Louis Kahn Kimbell Art Museum

Louis Kahn Kimbell Art Museum
Louis Kahn Kimbell Art Museum
Anonim

The architectLouis Kahnmay not be the most well-known builder to the general public, but among the architecture trade, he is one of the most influential figures in this discipline throughout the twentieth century. And he is so for works like the famous Salk Institute inCaliforniaor for the site of theKimbell Museumthat he designed inFort Worth, Texas, between 1966 and 1972.

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Kimbell Art Museum Exterior

The museum emerged precisely after the death ofKay Kimbell, a great art collector who exhibited on a rotating basis the works he owned in the public library of that Texas town. However, after his death, the foundation that managed all that heritage decided to undertake the construction of this museum.

And the project was entrusted to Louis Kahn, who had to do several projects, each time smaller for space and budget reasons. So in the end he conceived the current museum, with simple approaches but with authentic spatial genius.

It has an evident classical air, since it is organized from various longitudinally developed naves with a vaulted roof. This series of naves house the entire exhibition assembly, while all the administrative and service units are in a basement floor.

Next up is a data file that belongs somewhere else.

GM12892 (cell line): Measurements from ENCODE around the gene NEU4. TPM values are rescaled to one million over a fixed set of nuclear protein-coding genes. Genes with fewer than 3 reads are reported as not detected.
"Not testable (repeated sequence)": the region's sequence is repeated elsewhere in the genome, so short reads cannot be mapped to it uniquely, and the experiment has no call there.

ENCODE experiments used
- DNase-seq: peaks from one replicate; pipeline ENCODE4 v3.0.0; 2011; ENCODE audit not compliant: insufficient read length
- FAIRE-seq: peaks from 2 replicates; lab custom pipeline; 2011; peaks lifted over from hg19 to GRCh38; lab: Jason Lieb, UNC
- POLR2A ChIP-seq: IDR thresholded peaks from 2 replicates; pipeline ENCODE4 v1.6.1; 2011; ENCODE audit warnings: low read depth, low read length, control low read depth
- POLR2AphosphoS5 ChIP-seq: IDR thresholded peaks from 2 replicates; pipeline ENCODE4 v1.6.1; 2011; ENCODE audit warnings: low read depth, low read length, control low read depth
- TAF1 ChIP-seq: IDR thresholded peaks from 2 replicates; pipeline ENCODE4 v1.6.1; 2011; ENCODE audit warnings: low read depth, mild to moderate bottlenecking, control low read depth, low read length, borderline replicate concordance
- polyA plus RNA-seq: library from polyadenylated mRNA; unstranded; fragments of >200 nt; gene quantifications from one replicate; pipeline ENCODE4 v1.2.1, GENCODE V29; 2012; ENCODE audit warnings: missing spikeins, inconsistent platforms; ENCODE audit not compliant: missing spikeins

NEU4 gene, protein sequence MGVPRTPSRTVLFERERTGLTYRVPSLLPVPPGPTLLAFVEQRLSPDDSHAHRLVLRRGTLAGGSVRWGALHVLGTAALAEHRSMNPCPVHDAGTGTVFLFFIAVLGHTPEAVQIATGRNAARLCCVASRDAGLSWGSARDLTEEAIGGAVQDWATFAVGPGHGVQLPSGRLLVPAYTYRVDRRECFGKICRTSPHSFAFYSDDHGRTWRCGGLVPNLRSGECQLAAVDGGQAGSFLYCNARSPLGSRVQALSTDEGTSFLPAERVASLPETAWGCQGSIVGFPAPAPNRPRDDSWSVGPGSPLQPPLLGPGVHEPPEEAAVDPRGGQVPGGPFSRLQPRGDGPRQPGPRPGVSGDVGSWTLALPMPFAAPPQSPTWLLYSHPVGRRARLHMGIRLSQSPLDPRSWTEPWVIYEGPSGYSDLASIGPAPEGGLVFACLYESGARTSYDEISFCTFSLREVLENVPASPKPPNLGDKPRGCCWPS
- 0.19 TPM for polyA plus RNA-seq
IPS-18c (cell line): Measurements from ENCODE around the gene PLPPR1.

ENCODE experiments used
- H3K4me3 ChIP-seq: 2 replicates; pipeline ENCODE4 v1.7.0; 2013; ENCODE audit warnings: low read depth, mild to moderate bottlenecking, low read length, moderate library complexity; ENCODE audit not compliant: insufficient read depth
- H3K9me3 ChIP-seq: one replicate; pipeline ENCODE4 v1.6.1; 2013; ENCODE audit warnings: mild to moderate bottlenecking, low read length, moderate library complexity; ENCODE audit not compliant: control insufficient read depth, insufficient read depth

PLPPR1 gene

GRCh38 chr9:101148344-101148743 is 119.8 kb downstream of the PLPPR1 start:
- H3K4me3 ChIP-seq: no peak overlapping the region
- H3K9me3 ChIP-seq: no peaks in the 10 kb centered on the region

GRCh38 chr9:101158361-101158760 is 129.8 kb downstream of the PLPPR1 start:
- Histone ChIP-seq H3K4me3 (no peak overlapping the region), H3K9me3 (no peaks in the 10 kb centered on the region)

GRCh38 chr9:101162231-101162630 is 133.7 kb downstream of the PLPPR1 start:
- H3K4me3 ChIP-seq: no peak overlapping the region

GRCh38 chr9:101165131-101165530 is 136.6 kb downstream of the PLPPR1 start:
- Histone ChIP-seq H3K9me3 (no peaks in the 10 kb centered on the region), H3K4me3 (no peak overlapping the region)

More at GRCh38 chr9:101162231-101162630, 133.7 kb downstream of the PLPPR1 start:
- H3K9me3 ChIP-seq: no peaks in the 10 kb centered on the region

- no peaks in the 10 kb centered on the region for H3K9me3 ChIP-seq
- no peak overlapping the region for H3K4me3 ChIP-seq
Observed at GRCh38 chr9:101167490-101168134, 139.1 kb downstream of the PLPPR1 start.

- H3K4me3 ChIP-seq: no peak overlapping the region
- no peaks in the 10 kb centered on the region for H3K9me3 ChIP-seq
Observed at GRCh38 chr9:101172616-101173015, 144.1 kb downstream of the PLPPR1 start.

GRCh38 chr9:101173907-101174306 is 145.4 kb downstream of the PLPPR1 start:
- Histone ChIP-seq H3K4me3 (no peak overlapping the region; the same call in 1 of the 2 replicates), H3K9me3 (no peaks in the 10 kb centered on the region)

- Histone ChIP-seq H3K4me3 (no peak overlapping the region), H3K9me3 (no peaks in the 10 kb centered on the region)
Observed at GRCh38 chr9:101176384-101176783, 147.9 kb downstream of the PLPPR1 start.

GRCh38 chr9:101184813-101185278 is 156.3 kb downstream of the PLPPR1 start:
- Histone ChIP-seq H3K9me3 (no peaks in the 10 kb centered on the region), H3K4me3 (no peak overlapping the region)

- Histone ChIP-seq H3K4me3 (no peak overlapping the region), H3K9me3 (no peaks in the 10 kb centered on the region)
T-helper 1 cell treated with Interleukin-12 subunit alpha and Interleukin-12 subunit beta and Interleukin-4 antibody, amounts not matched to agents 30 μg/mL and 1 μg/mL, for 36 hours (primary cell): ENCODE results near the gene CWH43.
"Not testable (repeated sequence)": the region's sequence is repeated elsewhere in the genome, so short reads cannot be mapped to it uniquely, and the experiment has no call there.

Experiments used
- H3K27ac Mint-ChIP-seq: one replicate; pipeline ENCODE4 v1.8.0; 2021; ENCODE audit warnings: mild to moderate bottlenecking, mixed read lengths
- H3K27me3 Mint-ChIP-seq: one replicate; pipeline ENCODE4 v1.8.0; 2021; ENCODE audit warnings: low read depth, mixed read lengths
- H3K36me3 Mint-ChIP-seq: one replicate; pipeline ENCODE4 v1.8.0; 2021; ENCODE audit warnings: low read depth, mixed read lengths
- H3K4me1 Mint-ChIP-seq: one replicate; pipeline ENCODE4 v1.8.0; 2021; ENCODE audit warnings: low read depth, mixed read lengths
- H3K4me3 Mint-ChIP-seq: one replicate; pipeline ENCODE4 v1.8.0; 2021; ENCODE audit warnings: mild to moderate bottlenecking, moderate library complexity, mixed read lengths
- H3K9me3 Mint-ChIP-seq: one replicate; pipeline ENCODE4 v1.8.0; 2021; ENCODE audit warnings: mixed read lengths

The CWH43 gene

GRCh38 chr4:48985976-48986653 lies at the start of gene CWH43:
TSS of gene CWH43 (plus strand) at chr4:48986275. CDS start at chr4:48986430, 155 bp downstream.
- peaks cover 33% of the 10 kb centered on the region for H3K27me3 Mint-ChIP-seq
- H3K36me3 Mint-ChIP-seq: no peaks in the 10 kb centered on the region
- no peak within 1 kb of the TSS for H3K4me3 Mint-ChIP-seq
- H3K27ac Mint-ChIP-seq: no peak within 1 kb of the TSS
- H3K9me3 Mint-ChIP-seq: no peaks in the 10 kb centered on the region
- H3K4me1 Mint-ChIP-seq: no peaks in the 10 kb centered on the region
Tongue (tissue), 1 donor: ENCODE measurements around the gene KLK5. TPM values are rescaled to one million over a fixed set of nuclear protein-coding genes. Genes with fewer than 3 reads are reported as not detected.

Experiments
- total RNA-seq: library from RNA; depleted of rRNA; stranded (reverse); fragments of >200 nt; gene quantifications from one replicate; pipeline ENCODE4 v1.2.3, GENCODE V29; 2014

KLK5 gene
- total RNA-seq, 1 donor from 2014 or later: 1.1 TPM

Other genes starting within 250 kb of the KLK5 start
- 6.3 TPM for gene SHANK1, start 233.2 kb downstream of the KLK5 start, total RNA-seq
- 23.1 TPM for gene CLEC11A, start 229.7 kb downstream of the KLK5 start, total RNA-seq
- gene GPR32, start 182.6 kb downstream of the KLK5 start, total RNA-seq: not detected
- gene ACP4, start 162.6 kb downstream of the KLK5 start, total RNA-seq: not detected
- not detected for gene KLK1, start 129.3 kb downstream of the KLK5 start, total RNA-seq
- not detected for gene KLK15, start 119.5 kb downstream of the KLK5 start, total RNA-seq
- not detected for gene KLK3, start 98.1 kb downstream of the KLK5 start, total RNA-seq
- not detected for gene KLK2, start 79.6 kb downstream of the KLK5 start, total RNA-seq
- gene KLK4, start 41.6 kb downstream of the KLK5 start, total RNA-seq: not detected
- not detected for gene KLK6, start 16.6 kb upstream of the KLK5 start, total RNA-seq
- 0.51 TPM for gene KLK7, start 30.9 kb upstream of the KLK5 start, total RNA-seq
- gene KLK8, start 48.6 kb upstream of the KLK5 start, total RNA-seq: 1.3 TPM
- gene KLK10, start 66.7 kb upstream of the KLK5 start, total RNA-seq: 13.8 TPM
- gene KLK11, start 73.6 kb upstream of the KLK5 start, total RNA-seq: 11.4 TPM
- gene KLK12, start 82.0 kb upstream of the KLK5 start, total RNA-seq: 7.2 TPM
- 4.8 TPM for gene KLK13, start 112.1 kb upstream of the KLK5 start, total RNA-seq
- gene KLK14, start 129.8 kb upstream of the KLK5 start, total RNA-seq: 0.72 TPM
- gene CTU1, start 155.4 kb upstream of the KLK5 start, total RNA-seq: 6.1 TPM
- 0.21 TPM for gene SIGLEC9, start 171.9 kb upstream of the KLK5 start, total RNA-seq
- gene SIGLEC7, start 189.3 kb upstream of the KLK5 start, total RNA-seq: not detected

The result for a museum is a meridian clarity in the route, which is impossiblemake it more fluid. And it is that these ships do not have any compartmentalization that prevents circulation. In addition to the fact that the ships are linked together, making it even easier for visitors to walk without impediments.

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Kimbell Art Museum Interior

A very interesting detail is found in the vaults, which are not actually vaults themselves, since the truth is that they are curved reinforced concrete beams, which are placed two by two, leaving a central space in the form of a slit that allows the sifted entrance of exterior light, which reaches the interior through various reflectors and diffuser elements hidden from the eyes of the visitor.

Actually, this was a finding that Kahn had to look for and meditate on for a long time when designing the work, since among the mandatory conditions of the Kimbell Foundation was the need for natural light. In short, despite the cuts and certain conditions, the truth is that this architect left one of his best works here, which is considered one of the museums built in the 20th century with a more intelligent and interesting architectural design.

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